Based in Massachusetts’ Pioneer Valley, Leyden Glen Farms is an exceptional producer of grass-fed lamb, owned and operated by Mark Duprey, Kristin Nicholas, and their daughter Julia Nicholas Duprey. Leyden Glen’s meat is healthy, delicious, and free of hormones and antibiotics. In addition to providing top-notch meat for your taste buds, Leyden Glen’s farming activities help to reclaim abandoned and unused farm and woodlands, and keep New England hilltown vistas green and open. This month, Local Pickins had the pleasure of interviewing Kristin to learn more about the ins and outs of Leyden Glen Farm.
Why do you sell your meat frozen?
Selling meat at Farmers Markets is different than selling a tomato or a carrot. When you sell any kind of meat to the public, it is highly regulated by the USDA and local health departments. The only legal way of selling farm raised meat to the public is frozen. Our lambs are processed at a USDA slaughterhouse in Athol, MA where there is a federally regulated meat inspector on the site full-time. The facility is state of the art with its handling facilities designed by animal behaviorist Temple Grandin. We process our animals frequently so that the meat our customers buy has not been frozen for long periods of time. We also sell live lambs to customers who want to butcher the animals themselves.
On your website, you talk about the connection between your production of grass-fed sheep and your project of reclaiming unused farm lands. Tell me about this.
Mark and I have been raising sheep for over 30 years. It was a bit by accident that we discovered how good sheep are at reclaiming overgrown pastures. Our sheep were grazing in scrubby woods that had been pasture twenty years before. Mark cut down some of the bigger trees for firewood and the sheep did the rest – clearing the land themselves by eating the vegetation. Sheep are very efficient grazers, turning grass, weeds, and leaves of trees into lambs and meat. It became evident that by increasing the flock of sheep, we could bring back the overgrown pastures with the use of sheep. Their tiny hooves do not damage the soil structure and as they graze, the manure they deposit is worked back into the soil with moisture and their hooves. In a year’s grazing, an abandoned pasture can be brought back to a fertile state. It is truly amazing.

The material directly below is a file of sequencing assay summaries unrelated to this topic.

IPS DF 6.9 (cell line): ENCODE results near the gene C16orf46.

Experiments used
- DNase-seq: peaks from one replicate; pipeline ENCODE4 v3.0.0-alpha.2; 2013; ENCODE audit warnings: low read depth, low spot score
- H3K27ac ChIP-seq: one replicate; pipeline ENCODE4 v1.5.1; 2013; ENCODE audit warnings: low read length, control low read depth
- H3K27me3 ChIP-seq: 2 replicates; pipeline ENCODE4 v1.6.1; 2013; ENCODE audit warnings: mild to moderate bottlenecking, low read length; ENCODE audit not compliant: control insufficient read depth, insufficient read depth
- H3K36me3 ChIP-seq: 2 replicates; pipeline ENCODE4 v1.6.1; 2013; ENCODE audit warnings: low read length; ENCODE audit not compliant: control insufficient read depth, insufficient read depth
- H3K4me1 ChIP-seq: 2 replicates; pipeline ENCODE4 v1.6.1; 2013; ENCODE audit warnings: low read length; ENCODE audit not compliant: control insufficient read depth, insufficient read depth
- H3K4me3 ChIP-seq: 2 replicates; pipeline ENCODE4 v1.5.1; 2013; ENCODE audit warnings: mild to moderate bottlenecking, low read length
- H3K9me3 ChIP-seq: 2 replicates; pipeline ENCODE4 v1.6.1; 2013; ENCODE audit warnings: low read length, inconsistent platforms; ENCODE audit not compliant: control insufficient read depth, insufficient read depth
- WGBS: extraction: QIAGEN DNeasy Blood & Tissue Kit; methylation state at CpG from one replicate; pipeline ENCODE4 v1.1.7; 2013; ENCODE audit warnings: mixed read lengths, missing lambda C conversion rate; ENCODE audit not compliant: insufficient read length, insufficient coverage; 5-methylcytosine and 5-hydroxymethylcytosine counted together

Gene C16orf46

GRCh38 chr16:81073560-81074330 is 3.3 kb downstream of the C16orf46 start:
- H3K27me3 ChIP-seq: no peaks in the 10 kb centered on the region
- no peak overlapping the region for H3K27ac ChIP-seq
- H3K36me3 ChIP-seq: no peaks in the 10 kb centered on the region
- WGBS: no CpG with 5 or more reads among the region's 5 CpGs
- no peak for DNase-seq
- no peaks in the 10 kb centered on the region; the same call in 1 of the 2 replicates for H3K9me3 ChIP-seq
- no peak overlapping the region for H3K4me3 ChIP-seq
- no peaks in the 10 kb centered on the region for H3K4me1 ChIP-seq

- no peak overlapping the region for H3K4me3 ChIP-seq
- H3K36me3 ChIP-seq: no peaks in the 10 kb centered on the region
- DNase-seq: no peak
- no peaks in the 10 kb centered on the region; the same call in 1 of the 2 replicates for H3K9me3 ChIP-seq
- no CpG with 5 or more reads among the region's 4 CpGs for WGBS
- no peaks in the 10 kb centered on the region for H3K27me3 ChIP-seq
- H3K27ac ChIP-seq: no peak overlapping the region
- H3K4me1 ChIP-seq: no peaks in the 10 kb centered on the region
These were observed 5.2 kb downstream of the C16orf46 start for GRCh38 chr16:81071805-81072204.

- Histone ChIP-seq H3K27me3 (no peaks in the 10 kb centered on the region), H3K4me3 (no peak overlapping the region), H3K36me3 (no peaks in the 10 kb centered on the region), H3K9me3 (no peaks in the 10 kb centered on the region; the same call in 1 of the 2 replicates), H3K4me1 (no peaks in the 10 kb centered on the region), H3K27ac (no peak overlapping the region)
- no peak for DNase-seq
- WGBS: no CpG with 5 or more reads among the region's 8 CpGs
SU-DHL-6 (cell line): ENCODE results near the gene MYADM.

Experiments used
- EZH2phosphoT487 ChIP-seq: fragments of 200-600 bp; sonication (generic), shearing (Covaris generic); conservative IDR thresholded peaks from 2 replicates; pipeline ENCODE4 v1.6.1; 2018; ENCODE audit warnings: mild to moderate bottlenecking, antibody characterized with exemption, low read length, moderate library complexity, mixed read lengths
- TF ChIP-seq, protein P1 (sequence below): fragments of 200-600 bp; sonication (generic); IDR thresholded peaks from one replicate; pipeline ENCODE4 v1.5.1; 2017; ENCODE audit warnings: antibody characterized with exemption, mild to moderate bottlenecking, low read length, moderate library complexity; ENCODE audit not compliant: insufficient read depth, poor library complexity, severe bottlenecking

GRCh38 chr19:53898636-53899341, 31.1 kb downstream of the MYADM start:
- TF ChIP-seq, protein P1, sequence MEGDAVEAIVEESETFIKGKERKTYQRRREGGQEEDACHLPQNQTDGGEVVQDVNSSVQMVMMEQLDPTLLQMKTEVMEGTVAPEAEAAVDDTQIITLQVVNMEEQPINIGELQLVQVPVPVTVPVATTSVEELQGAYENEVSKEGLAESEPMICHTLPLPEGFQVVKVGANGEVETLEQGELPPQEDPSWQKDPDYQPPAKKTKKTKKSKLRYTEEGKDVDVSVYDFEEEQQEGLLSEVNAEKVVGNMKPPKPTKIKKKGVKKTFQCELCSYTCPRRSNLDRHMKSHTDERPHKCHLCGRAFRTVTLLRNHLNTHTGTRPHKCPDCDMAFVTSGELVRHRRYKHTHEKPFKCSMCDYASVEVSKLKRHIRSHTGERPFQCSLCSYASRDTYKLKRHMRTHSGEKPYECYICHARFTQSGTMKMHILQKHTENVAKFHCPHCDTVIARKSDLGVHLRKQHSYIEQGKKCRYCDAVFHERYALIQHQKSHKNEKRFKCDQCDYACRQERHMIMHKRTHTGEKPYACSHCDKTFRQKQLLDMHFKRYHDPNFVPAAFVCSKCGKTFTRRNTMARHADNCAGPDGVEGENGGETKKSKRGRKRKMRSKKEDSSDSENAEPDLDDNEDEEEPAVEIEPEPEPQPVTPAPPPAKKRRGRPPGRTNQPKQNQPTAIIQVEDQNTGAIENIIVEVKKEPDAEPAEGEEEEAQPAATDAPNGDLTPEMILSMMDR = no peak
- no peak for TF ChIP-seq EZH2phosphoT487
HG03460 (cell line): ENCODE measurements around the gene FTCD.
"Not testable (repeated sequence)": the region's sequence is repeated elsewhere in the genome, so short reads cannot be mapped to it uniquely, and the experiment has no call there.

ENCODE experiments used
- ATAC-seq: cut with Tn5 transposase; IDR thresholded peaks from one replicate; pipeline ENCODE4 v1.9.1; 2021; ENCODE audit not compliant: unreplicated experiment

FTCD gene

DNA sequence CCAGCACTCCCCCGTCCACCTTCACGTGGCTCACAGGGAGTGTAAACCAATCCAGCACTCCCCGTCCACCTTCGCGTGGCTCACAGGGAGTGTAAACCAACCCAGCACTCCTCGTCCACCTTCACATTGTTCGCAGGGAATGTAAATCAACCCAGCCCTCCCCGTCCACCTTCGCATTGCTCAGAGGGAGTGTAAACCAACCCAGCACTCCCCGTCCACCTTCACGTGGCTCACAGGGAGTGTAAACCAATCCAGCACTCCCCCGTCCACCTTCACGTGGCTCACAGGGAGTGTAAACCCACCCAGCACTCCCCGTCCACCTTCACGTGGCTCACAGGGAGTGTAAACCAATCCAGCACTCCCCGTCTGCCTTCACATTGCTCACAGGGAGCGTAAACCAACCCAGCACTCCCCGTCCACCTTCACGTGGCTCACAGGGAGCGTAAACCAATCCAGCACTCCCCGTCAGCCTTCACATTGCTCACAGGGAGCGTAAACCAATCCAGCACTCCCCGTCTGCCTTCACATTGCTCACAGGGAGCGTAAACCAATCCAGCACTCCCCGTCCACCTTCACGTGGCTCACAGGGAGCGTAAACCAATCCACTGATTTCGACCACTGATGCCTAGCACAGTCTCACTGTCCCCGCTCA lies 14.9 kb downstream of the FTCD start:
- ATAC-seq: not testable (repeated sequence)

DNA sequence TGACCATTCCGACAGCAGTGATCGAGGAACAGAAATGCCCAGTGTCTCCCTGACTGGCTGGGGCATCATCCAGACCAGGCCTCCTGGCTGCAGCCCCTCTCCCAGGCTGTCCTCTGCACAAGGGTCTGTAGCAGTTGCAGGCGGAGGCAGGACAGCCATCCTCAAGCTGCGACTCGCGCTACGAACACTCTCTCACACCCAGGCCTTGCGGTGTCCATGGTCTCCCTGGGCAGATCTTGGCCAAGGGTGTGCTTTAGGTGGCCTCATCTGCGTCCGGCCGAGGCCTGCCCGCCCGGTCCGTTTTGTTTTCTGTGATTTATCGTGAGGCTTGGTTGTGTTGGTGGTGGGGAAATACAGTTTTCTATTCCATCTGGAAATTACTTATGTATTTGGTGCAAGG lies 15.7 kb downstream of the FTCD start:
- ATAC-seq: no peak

How does lambing season affect your daily routine on the farm and what is the best part about lambing season?
Lambing season is the busiest time of year here on our farm (although if you want the truth, there really is not a down-time on any sheep farm). We lamb in the month of January. Sheep are “seasonal breeders” and are pregnant for 5 months. They come into estrus in August as the days shorten. Lambing starts out slow with one or two lambs born first, usually around Christmas. A week later, there will be a couple more and then the third week in, lambs are popping out at a rate of 20 a day! Most of the ewes will care for their lambs without any help but there are those who won’t accept their babies. Mark spends about sixteen hours a day in the lambing barn making sure the lambs are delivered safely, even going to the barn in the middle of the night to check on the ewes and lambs.
Where can our readers find your offerings?
Right now, we sell our lamb meat at the Saturday Amherst (MA) Common Market and the Tuesday Northampton (MA) market. In the winter, we sell at the Amherst Winter Market. We also have a self-serve farm stand in our barn at our farm. Directions to our farm are here, and you can sign up for our newsletter here.
Photo credits: Kristin Nicholas